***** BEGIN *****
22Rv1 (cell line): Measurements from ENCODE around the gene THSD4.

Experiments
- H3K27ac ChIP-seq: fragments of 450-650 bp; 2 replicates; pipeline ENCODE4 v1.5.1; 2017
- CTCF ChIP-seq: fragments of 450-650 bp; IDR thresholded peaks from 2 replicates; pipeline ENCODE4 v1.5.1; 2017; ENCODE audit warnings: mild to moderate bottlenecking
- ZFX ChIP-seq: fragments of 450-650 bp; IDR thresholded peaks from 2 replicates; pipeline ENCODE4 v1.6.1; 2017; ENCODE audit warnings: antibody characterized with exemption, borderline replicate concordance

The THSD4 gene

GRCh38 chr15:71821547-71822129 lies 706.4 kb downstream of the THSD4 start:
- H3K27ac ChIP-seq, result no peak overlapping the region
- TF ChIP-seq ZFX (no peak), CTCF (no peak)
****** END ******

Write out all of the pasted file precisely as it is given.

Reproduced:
22Rv1 (cell line): Measurements from ENCODE around the gene THSD4.

Experiments
- H3K27ac ChIP-seq: fragments of 450-650 bp; 2 replicates; pipeline ENCODE4 v1.5.1; 2017
- CTCF ChIP-seq: fragments of 450-650 bp; IDR thresholded peaks from 2 replicates; pipeline ENCODE4 v1.5.1; 2017; ENCODE audit warnings: mild to moderate bottlenecking
- ZFX ChIP-seq: fragments of 450-650 bp; IDR thresholded peaks from 2 replicates; pipeline ENCODE4 v1.6.1; 2017; ENCODE audit warnings: antibody characterized with exemption, borderline replicate concordance

The THSD4 gene

GRCh38 chr15:71821547-71822129 lies 706.4 kb downstream of the THSD4 start:
- H3K27ac ChIP-seq, result no peak overlapping the region
- TF ChIP-seq ZFX (no peak), CTCF (no peak)